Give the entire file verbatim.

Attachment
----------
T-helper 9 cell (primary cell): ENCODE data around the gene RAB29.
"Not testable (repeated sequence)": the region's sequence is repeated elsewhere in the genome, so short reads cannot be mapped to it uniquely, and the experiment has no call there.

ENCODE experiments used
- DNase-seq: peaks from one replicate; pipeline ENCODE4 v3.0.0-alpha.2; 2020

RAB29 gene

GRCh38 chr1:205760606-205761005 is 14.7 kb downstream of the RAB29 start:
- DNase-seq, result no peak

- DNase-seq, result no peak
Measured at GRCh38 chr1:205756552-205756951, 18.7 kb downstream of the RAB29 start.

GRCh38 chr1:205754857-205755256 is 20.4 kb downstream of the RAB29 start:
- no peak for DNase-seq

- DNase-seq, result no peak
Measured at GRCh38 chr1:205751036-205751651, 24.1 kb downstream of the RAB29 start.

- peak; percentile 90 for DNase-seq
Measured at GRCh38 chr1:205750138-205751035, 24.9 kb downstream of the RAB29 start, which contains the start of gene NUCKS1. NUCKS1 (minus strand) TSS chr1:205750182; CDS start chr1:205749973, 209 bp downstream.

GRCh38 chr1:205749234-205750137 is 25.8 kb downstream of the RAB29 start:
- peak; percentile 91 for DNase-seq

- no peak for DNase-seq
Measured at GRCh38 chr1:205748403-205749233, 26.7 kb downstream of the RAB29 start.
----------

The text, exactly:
T-helper 9 cell (primary cell): ENCODE data around the gene RAB29.
"Not testable (repeated sequence)": the region's sequence is repeated elsewhere in the genome, so short reads cannot be mapped to it uniquely, and the experiment has no call there.

ENCODE experiments used
- DNase-seq: peaks from one replicate; pipeline ENCODE4 v3.0.0-alpha.2; 2020

RAB29 gene

GRCh38 chr1:205760606-205761005 is 14.7 kb downstream of the RAB29 start:
- DNase-seq, result no peak

- DNase-seq, result no peak
Measured at GRCh38 chr1:205756552-205756951, 18.7 kb downstream of the RAB29 start.

GRCh38 chr1:205754857-205755256 is 20.4 kb downstream of the RAB29 start:
- no peak for DNase-seq

- DNase-seq, result no peak
Measured at GRCh38 chr1:205751036-205751651, 24.1 kb downstream of the RAB29 start.

- peak; percentile 90 for DNase-seq
Measured at GRCh38 chr1:205750138-205751035, 24.9 kb downstream of the RAB29 start, which contains the start of gene NUCKS1. NUCKS1 (minus strand) TSS chr1:205750182; CDS start chr1:205749973, 209 bp downstream.

GRCh38 chr1:205749234-205750137 is 25.8 kb downstream of the RAB29 start:
- peak; percentile 91 for DNase-seq

- no peak for DNase-seq
Measured at GRCh38 chr1:205748403-205749233, 26.7 kb downstream of the RAB29 start.